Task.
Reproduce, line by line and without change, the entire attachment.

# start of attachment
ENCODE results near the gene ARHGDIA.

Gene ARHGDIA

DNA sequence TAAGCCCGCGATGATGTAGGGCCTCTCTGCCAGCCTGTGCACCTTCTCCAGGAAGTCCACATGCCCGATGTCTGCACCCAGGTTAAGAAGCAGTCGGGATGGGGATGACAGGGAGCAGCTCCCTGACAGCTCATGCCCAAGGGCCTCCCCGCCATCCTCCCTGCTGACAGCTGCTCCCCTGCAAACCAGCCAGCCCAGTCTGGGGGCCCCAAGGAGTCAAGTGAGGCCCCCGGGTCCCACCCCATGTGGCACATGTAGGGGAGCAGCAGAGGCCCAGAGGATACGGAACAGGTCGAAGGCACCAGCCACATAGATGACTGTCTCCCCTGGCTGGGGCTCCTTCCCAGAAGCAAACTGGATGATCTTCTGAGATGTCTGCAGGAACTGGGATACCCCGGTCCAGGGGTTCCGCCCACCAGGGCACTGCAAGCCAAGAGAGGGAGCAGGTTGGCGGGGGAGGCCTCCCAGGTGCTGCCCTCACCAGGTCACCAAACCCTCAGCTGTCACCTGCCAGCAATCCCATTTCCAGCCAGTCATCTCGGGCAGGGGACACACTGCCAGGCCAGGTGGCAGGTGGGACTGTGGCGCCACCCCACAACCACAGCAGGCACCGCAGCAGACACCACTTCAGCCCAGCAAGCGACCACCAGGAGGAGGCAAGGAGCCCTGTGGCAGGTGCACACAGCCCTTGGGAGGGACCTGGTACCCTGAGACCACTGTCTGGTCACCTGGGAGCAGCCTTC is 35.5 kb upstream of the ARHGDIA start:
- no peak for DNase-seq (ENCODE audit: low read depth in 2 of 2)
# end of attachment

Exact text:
ENCODE results near the gene ARHGDIA.

Gene ARHGDIA

DNA sequence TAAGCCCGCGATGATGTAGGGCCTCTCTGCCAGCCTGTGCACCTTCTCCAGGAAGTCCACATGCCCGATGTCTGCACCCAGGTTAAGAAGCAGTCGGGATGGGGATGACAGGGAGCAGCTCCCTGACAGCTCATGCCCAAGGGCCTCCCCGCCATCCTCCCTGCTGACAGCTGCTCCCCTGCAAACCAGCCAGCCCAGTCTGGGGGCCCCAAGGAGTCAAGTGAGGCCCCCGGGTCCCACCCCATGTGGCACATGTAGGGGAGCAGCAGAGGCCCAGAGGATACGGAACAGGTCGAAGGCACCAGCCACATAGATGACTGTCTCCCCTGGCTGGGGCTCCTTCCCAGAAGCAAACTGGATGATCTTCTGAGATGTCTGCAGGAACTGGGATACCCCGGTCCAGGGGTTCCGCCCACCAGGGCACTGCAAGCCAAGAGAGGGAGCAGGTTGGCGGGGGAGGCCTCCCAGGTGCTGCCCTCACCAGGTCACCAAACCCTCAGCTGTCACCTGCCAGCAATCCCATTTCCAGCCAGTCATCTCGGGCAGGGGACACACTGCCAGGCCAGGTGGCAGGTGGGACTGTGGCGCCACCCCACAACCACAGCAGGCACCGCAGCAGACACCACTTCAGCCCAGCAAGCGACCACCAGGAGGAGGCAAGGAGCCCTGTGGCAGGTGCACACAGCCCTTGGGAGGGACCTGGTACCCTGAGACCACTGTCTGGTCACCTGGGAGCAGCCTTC is 35.5 kb upstream of the ARHGDIA start:
- no peak for DNase-seq (ENCODE audit: low read depth in 2 of 2)